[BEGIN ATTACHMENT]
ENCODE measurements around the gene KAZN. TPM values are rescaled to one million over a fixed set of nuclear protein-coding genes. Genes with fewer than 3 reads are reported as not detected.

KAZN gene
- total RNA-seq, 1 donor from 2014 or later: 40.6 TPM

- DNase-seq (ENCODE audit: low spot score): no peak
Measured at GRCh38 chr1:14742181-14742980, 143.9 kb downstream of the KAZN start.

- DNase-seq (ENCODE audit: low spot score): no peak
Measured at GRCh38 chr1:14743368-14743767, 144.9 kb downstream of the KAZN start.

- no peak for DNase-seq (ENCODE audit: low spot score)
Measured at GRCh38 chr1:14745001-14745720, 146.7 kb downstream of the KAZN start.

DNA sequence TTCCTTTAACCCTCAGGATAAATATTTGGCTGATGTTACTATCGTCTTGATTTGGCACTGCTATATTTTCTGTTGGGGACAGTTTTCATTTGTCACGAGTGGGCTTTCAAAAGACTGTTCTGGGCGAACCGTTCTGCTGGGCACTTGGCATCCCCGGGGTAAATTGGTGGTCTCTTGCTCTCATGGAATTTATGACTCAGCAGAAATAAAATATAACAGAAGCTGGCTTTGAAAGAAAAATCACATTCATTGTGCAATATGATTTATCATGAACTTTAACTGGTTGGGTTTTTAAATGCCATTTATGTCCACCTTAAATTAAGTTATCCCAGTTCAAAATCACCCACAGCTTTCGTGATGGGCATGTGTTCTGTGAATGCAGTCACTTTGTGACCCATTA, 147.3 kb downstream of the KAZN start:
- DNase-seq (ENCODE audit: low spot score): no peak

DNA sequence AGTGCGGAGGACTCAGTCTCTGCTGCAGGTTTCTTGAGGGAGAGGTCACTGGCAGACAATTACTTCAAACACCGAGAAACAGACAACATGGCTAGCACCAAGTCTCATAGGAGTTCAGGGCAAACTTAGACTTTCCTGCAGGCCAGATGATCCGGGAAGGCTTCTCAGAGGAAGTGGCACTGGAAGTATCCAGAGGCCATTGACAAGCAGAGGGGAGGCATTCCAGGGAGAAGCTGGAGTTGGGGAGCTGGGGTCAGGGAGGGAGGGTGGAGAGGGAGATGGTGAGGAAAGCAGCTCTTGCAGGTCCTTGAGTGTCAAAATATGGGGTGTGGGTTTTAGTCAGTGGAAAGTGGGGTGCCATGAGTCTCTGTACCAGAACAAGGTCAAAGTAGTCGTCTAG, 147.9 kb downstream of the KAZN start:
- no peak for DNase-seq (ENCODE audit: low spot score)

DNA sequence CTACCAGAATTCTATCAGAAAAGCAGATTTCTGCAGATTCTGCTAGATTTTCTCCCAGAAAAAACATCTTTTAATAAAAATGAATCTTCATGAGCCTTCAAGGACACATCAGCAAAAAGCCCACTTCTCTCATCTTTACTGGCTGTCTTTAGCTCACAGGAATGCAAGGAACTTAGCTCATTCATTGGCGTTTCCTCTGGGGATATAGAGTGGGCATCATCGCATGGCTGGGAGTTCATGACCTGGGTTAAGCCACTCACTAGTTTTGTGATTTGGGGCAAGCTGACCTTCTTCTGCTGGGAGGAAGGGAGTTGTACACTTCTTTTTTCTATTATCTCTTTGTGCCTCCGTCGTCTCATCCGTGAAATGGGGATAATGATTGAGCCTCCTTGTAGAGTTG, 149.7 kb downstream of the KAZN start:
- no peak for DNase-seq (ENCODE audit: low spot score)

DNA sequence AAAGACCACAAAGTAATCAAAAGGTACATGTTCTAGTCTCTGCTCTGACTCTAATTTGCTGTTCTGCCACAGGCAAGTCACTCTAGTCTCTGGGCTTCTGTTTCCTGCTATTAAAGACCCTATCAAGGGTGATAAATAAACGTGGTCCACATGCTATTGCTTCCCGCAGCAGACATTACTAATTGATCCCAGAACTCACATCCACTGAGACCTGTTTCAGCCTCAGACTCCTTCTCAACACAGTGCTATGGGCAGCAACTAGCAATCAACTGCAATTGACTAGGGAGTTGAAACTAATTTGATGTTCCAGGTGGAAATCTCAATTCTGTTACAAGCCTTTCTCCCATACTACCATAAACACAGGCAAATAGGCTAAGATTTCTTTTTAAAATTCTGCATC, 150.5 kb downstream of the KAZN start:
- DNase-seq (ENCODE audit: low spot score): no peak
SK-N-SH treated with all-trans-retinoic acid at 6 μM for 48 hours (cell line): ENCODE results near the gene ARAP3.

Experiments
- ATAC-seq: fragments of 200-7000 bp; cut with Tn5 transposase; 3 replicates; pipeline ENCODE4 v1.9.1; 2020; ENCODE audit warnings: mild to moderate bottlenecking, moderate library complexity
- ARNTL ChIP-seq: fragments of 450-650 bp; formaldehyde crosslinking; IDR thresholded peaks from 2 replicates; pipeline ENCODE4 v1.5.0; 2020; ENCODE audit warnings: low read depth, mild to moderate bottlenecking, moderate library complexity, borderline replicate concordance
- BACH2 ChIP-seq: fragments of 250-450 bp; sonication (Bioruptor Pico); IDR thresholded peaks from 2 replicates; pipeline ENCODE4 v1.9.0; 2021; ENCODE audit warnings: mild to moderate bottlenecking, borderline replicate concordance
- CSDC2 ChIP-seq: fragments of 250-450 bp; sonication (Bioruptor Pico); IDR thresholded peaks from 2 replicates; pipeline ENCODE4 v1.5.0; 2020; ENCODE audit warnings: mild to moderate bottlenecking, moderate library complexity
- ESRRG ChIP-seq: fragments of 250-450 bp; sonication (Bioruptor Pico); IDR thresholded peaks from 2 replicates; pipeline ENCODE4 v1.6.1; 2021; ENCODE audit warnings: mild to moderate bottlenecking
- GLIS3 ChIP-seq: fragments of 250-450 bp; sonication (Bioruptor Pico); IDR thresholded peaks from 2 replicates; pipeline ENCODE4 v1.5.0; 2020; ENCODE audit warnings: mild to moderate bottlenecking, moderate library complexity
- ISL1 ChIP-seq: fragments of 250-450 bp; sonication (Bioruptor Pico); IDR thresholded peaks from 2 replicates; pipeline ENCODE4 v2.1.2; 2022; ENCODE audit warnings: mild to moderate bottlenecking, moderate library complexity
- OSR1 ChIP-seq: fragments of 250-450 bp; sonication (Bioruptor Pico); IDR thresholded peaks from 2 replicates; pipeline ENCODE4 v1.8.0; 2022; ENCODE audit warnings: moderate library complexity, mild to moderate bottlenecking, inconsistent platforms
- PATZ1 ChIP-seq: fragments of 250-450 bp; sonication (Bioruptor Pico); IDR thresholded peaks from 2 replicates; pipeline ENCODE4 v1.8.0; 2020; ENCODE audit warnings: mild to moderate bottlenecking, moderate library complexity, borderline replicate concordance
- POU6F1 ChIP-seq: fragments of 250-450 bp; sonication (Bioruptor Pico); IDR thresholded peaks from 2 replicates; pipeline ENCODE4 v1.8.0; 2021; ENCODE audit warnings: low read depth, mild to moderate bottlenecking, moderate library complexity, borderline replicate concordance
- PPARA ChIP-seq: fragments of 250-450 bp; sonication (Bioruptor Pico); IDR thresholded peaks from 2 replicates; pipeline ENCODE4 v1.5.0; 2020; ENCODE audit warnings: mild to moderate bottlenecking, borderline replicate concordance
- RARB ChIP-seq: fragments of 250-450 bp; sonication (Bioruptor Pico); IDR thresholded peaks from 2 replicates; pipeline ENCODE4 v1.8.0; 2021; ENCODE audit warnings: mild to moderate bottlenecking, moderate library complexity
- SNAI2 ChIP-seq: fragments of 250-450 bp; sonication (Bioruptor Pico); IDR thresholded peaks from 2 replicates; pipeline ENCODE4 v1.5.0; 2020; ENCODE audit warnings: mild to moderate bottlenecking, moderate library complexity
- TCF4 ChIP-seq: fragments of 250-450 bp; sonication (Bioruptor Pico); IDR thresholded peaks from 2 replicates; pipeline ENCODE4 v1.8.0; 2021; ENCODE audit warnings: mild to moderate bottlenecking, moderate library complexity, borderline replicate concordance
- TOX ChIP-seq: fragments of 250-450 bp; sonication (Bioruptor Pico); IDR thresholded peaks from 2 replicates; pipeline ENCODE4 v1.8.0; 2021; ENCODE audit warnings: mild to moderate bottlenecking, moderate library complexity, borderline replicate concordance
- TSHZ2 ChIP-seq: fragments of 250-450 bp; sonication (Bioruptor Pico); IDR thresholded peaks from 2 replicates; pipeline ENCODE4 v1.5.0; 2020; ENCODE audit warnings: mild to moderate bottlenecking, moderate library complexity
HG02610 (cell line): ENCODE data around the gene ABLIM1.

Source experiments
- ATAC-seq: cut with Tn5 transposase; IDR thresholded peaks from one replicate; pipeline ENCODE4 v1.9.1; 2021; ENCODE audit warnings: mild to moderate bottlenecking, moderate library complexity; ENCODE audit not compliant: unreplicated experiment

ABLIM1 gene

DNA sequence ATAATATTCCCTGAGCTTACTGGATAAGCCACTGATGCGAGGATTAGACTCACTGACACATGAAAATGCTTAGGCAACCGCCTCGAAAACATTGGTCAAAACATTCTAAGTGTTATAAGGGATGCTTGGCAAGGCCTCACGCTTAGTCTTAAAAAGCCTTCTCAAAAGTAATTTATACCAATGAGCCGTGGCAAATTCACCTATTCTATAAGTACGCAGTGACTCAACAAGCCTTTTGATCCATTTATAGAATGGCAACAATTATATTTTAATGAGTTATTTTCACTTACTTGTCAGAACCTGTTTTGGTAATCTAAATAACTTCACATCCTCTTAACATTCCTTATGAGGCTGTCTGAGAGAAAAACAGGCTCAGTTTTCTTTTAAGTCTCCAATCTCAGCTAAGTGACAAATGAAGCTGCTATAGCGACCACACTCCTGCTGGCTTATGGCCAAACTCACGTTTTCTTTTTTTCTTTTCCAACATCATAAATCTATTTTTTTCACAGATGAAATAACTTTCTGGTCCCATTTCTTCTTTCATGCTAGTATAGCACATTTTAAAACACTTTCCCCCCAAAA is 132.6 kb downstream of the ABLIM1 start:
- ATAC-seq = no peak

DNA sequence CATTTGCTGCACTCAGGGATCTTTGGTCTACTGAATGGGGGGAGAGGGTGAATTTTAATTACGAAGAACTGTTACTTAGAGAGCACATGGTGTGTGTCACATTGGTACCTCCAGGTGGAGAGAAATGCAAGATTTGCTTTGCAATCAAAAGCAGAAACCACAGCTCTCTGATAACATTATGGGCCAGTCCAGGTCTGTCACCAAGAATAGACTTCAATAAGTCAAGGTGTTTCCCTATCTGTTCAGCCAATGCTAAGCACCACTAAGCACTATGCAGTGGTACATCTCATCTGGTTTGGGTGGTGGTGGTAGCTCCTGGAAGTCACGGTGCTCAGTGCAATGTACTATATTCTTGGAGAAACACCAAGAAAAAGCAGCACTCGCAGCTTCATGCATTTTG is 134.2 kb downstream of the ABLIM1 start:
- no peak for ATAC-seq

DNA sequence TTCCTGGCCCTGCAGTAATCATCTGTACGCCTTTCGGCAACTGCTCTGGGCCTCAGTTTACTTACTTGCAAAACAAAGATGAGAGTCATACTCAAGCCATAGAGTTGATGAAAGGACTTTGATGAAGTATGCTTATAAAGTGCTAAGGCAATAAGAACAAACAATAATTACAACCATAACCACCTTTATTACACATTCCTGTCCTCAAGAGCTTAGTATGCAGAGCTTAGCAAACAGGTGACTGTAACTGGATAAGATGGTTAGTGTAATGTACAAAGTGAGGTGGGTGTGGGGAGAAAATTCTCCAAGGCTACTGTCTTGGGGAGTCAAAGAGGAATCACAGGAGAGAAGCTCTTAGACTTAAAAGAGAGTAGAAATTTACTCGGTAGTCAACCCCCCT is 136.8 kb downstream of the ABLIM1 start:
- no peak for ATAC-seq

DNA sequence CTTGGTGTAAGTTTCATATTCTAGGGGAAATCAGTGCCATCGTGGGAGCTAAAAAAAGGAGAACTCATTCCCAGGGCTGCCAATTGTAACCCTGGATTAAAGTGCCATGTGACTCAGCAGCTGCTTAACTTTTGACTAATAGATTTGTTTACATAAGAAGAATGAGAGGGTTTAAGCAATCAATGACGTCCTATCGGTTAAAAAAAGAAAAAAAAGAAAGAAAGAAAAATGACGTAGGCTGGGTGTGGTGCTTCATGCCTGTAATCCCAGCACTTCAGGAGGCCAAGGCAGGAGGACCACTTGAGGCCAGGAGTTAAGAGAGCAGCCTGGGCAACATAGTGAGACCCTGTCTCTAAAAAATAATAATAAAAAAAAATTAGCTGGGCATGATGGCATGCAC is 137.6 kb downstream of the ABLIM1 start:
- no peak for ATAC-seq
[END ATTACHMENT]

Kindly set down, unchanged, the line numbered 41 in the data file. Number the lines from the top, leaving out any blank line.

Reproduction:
- ATAC-seq = no peak